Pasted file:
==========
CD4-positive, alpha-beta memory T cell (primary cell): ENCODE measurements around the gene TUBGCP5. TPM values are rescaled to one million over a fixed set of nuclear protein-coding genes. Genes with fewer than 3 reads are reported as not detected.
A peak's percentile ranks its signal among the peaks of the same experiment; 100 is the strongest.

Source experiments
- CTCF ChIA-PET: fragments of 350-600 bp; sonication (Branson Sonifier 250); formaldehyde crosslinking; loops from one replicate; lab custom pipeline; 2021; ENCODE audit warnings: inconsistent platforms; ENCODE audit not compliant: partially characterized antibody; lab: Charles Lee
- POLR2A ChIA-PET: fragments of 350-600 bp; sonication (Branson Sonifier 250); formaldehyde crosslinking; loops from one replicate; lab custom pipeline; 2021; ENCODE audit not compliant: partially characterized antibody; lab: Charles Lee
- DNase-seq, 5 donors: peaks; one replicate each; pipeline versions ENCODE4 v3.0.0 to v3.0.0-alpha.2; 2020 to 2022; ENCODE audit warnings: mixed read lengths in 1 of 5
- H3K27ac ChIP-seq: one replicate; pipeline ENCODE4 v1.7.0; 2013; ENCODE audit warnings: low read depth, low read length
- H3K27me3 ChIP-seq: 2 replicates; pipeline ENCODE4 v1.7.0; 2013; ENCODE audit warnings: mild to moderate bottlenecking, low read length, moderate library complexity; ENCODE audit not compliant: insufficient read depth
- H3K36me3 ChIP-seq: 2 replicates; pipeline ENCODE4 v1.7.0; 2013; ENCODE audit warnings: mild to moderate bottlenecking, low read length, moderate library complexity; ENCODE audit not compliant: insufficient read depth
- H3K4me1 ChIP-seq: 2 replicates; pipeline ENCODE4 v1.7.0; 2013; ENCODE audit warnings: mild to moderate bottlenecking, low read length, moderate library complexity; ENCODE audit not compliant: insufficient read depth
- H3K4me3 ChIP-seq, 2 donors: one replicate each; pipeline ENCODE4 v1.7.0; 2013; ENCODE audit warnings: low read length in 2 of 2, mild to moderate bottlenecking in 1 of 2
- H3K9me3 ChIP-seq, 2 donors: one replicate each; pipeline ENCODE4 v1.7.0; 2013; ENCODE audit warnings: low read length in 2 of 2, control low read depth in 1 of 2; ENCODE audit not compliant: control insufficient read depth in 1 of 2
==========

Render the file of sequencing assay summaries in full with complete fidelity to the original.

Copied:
CD4-positive, alpha-beta memory T cell (primary cell): ENCODE measurements around the gene TUBGCP5. TPM values are rescaled to one million over a fixed set of nuclear protein-coding genes. Genes with fewer than 3 reads are reported as not detected.
A peak's percentile ranks its signal among the peaks of the same experiment; 100 is the strongest.

Source experiments
- CTCF ChIA-PET: fragments of 350-600 bp; sonication (Branson Sonifier 250); formaldehyde crosslinking; loops from one replicate; lab custom pipeline; 2021; ENCODE audit warnings: inconsistent platforms; ENCODE audit not compliant: partially characterized antibody; lab: Charles Lee
- POLR2A ChIA-PET: fragments of 350-600 bp; sonication (Branson Sonifier 250); formaldehyde crosslinking; loops from one replicate; lab custom pipeline; 2021; ENCODE audit not compliant: partially characterized antibody; lab: Charles Lee
- DNase-seq, 5 donors: peaks; one replicate each; pipeline versions ENCODE4 v3.0.0 to v3.0.0-alpha.2; 2020 to 2022; ENCODE audit warnings: mixed read lengths in 1 of 5
- H3K27ac ChIP-seq: one replicate; pipeline ENCODE4 v1.7.0; 2013; ENCODE audit warnings: low read depth, low read length
- H3K27me3 ChIP-seq: 2 replicates; pipeline ENCODE4 v1.7.0; 2013; ENCODE audit warnings: mild to moderate bottlenecking, low read length, moderate library complexity; ENCODE audit not compliant: insufficient read depth
- H3K36me3 ChIP-seq: 2 replicates; pipeline ENCODE4 v1.7.0; 2013; ENCODE audit warnings: mild to moderate bottlenecking, low read length, moderate library complexity; ENCODE audit not compliant: insufficient read depth
- H3K4me1 ChIP-seq: 2 replicates; pipeline ENCODE4 v1.7.0; 2013; ENCODE audit warnings: mild to moderate bottlenecking, low read length, moderate library complexity; ENCODE audit not compliant: insufficient read depth
- H3K4me3 ChIP-seq, 2 donors: one replicate each; pipeline ENCODE4 v1.7.0; 2013; ENCODE audit warnings: low read length in 2 of 2, mild to moderate bottlenecking in 1 of 2
- H3K9me3 ChIP-seq, 2 donors: one replicate each; pipeline ENCODE4 v1.7.0; 2013; ENCODE audit warnings: low read length in 2 of 2, control low read depth in 1 of 2; ENCODE audit not compliant: control insufficient read depth in 1 of 2